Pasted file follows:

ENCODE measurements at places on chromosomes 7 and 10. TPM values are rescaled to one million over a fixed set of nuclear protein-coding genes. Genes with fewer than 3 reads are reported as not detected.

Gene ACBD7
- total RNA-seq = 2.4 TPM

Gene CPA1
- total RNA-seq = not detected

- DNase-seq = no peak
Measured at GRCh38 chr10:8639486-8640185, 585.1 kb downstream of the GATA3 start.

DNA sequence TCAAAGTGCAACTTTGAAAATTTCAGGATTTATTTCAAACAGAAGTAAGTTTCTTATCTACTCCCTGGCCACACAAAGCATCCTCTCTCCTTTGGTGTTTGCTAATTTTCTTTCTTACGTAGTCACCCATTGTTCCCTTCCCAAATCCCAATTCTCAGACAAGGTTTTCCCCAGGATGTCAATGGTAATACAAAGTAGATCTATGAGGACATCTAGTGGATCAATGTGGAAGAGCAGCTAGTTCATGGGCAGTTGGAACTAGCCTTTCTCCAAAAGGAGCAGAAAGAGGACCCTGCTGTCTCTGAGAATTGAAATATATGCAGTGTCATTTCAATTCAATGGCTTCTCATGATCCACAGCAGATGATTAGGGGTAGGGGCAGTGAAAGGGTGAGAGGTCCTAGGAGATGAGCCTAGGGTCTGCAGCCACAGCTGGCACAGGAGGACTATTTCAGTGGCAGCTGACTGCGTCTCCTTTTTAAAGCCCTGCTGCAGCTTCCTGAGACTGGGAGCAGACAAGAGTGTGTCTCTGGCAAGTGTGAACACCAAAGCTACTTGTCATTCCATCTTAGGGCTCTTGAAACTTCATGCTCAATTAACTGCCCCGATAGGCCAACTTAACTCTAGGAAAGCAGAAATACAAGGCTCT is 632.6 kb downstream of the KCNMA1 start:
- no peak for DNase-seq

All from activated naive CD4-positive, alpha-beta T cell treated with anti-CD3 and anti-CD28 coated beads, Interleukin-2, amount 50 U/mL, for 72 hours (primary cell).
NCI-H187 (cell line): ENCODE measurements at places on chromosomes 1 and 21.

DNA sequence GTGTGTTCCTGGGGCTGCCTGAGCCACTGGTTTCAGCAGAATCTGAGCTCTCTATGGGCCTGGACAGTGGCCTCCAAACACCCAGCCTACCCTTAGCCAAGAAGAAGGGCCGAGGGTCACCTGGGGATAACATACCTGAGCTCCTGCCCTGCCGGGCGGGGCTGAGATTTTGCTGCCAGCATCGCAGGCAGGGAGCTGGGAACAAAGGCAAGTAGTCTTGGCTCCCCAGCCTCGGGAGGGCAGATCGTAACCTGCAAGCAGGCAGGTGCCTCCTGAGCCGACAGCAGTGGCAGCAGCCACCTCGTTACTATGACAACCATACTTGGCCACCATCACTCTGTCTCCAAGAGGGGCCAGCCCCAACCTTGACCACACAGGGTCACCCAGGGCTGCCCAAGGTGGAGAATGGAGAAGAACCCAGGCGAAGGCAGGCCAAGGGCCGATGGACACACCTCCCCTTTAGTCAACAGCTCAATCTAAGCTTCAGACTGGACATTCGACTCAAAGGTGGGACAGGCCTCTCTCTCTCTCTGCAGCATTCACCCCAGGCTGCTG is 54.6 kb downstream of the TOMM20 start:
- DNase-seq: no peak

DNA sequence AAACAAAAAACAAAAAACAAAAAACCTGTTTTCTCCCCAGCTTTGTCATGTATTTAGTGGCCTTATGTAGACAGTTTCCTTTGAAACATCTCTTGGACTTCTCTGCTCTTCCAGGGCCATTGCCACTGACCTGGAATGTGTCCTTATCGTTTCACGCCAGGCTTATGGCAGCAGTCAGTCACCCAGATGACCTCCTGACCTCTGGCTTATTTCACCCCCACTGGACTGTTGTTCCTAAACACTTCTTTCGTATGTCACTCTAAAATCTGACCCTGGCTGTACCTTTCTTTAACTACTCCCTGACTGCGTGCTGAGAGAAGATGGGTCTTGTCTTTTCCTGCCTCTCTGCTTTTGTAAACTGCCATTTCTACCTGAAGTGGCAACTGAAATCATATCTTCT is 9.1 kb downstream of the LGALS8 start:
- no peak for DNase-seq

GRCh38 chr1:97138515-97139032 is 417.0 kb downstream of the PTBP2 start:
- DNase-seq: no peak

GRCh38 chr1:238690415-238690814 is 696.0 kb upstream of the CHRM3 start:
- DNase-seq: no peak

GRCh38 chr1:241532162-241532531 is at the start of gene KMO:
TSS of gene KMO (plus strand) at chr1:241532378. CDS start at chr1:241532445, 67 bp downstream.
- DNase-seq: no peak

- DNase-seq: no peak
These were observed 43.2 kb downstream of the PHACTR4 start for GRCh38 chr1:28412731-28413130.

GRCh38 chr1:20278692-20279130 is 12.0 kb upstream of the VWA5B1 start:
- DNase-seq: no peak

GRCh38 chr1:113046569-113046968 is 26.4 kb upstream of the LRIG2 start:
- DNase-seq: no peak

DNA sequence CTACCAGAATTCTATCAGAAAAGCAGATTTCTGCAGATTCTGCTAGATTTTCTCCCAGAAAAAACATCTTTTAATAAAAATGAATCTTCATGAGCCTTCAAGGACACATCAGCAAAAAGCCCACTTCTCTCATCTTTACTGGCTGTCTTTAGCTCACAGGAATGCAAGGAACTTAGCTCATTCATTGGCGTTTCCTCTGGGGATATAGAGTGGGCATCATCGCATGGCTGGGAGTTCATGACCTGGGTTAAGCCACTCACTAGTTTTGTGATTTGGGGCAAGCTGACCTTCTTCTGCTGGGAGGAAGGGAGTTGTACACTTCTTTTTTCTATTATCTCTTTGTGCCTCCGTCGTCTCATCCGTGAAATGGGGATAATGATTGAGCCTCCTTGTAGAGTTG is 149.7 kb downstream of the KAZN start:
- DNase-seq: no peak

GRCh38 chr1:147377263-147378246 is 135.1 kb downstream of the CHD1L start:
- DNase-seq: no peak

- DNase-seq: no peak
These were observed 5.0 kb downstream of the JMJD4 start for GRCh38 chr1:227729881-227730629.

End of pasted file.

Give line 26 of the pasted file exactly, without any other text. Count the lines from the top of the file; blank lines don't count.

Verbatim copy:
- DNase-seq: no peak